Monday, August 16, 2004

Mississippi Hospital Is First to Settle Unisured Patient Class Action

An electronic article in the August 23, 2004 American Medical News reported that a Mississippi hospital, North Mississippi Health Services, which has 650 beds and more than $1 billion in annual billings, is the first facility to settle a nationwide class action targeting non-profit hospitals and the methods they use for charging the unisured for health related services.

Interestingly, North Mississippi Health Services was not even among the facilities sued in the class action. According to the CEO of the hospital the hospital system agreed to the settlement to avoid the distraction and cost of a potential suit.

The article summarizes the terms of the settlement as follows, "uninsured patients who were being charged higher rates than those with private insurance or Medicare will now pay rates based on the hospital's Medicare charges. The lower an uninsured person's income, the less he or she would be charged."

The settlement has been filed in the U.S. District Court for the Northern District of Mississippi. According to the article, "North Mississippi Health Care Services will give free care to patients making up to 200% of the federal poverty level. It also agreed to discounted prices, which range from 50% of the Medicare rate for people earning between 201% and 250% of the federal poverty level to 85% of the Medicare rate for those making between 301% and 350% of the poverty level. In addition, the hospital agreed that it would not try to collect more than 10% of someone's income in a given year to recoup medical bills."

Nonprofit hospitals were the first to face these class action styled lawsuits in June 2004. However, now for-profit hospitals are being targeted. Earlier this month lawyers in Florida and Nevada filed actions against for-profit hospitals, including Health Management Associates, Universal Health Services and HCA, Inc. Archie Lamb, the Alabama lawyer who helped physicians bring lawsuits against managed care companies for their billing practices, is among the lawyers suing the for-profit facilities.

According to the article, "[t]he lawsuit in Florida alleges that Health Management Associates, a Naples-based hospital chain, billed uninsured patients for amounts far greater than what Medicare and insurance companies would have been charged for the same services. The lawsuit alleges that these higher charges violate Florida's Deceptive and Unfair Trade Practices Act." The article goes on to states that the lawsuits in Nevada Lamb against Universal Health Services and HCA Inc. alleges that the hospital systems violated state anti-racketeering laws.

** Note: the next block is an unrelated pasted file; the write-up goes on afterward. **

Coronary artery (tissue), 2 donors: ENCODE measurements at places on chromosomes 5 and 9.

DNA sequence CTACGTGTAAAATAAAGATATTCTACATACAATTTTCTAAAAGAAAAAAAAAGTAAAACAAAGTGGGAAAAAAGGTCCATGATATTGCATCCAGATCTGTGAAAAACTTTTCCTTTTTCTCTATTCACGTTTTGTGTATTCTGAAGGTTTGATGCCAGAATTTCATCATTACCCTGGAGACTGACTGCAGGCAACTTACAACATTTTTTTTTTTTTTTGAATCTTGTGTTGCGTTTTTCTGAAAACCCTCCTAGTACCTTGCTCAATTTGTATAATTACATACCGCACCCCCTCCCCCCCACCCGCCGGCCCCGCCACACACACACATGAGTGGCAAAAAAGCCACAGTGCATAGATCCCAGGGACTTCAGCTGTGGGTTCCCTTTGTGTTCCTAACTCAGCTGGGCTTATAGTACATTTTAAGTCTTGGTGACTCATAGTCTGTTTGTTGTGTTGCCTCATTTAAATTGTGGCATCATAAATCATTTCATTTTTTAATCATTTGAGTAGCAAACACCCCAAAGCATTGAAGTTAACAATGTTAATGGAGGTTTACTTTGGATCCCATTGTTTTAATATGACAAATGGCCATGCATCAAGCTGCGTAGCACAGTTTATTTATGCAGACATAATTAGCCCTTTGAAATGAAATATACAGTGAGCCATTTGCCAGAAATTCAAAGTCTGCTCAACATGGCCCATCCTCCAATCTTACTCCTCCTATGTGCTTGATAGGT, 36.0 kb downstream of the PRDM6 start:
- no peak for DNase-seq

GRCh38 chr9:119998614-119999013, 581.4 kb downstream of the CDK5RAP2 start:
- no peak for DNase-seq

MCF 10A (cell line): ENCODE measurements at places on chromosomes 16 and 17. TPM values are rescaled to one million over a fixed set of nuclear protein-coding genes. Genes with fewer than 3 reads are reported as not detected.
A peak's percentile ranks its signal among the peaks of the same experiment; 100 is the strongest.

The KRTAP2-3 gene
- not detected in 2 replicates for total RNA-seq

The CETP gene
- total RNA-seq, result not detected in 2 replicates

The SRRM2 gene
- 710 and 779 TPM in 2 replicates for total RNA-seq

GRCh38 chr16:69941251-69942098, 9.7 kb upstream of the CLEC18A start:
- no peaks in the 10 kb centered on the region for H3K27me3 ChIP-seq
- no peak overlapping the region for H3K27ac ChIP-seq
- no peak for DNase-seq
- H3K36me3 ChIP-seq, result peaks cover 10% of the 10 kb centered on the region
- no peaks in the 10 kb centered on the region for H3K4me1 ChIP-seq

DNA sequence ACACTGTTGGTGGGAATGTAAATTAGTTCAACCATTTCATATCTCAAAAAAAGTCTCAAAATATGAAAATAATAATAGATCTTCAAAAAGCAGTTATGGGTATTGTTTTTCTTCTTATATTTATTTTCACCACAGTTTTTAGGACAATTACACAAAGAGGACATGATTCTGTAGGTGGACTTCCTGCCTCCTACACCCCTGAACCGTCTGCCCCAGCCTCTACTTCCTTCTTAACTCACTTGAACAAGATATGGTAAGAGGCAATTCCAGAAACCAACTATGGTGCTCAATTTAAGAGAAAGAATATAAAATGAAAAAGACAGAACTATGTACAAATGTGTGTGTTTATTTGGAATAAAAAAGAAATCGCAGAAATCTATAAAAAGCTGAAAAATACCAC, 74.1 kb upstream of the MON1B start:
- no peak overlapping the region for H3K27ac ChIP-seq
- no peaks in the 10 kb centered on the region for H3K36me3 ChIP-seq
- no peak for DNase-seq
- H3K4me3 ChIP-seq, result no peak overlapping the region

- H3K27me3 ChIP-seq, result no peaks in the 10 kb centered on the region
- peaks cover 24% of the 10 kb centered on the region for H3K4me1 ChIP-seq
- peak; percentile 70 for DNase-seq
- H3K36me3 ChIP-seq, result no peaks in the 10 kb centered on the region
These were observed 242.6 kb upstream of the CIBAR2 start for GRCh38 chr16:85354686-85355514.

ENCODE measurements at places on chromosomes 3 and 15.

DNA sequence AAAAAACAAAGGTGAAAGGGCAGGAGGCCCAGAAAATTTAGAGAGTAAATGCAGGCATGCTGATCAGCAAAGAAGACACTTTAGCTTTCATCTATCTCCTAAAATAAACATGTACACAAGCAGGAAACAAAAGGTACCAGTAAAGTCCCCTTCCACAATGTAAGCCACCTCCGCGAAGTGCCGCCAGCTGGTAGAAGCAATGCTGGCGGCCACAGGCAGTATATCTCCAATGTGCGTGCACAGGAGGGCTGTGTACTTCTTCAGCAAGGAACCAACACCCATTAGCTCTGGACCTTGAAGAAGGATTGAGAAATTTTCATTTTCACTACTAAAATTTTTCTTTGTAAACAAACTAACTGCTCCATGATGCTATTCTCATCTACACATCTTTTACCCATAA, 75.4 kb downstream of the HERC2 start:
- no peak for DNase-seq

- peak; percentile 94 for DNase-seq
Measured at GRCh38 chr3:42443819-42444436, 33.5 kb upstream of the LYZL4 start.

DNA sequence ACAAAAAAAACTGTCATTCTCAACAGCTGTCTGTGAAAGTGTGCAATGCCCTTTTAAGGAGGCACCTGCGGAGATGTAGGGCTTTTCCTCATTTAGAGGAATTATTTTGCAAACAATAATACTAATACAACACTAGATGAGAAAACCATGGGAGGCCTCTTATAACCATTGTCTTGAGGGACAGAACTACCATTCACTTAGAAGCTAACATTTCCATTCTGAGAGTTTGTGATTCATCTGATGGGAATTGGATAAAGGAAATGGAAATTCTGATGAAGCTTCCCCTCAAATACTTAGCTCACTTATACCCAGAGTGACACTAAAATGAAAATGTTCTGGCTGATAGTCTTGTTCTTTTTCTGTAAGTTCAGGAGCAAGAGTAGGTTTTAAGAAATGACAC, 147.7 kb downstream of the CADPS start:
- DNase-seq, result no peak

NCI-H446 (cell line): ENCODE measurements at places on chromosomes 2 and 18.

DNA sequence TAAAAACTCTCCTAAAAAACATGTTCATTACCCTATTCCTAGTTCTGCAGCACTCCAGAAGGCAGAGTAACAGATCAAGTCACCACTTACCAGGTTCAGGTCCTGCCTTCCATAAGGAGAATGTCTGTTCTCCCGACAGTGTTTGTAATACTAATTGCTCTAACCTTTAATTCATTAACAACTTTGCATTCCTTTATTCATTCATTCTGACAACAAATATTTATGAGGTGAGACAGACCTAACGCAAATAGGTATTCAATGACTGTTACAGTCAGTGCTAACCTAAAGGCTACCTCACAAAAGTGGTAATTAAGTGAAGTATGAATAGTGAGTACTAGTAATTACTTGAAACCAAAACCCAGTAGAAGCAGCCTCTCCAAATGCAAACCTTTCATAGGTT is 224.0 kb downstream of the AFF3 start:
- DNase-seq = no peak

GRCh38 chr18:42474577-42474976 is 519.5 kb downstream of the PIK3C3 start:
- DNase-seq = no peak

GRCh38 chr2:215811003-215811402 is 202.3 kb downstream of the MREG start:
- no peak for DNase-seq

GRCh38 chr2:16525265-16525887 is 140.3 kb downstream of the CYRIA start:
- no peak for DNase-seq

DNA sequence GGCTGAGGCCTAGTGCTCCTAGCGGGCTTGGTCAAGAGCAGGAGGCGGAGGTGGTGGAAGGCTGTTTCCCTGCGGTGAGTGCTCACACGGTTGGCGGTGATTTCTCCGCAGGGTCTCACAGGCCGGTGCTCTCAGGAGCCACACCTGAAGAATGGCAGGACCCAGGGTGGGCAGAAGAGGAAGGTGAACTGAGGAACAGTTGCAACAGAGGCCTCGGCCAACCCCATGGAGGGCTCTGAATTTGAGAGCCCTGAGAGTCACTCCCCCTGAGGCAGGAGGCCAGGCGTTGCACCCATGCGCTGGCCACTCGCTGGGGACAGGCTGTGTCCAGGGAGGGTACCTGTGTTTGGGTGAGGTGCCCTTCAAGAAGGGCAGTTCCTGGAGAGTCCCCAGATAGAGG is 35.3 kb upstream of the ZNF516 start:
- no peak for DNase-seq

Having been involved in large class actions filed against hospitals I can certainly understand the position taken and empathize with the CEO of the Mississippi hospital who stated that his hospital wanted to avoid the distraction and cost of a potential suit. The fact that the hospital is willing to settle a potential class action claim before any formal action is filed against the hospital speaks volumes about the power of a "threat" of class action has on business and industry. The mere fact of being drawn into a class action lawsuit, whether or not the action is frivilous or has merit, can be a daunting and distracting undertaking for any business or health care provider.

For more information about the non-profit hospital class action litigation you can visit the website set up by the law firms involved in the case. This website includes a summary of the litigation, documents filed in the action, press releases about the case, law firms and lawyers involved in the case, etc.

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